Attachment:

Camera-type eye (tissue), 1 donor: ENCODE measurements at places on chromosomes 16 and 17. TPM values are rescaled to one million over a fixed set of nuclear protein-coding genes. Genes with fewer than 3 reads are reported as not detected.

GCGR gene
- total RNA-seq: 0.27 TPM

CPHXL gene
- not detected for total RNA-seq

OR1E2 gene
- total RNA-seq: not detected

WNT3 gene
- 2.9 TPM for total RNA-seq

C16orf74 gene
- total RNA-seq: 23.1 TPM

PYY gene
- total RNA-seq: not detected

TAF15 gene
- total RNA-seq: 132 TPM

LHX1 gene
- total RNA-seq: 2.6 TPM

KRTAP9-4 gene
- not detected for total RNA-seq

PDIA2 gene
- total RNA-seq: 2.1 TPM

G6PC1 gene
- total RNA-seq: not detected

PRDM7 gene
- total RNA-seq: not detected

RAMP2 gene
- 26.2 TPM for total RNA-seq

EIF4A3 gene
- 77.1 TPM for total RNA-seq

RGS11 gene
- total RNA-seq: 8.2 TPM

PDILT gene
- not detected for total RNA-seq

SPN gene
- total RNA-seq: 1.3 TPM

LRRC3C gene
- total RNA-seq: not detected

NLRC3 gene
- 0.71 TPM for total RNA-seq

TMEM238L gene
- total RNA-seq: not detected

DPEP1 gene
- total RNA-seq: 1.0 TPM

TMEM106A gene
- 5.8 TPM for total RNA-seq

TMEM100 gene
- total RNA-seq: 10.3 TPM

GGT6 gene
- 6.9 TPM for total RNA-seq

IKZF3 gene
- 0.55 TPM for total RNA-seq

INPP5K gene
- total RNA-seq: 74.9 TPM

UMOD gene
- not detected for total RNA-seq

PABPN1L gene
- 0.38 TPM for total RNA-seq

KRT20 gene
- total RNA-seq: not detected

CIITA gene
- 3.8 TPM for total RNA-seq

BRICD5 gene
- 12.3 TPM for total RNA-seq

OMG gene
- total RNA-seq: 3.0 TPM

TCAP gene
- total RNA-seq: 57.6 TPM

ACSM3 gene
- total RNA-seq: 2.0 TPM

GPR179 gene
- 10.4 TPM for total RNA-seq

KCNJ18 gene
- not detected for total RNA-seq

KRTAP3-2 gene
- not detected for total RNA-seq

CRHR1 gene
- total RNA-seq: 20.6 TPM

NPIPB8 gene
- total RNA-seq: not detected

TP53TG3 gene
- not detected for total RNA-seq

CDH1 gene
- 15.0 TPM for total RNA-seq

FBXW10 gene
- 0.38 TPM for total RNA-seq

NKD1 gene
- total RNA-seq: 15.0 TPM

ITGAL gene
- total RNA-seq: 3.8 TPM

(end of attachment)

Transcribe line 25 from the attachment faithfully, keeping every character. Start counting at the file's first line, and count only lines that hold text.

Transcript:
- total RNA-seq: not detected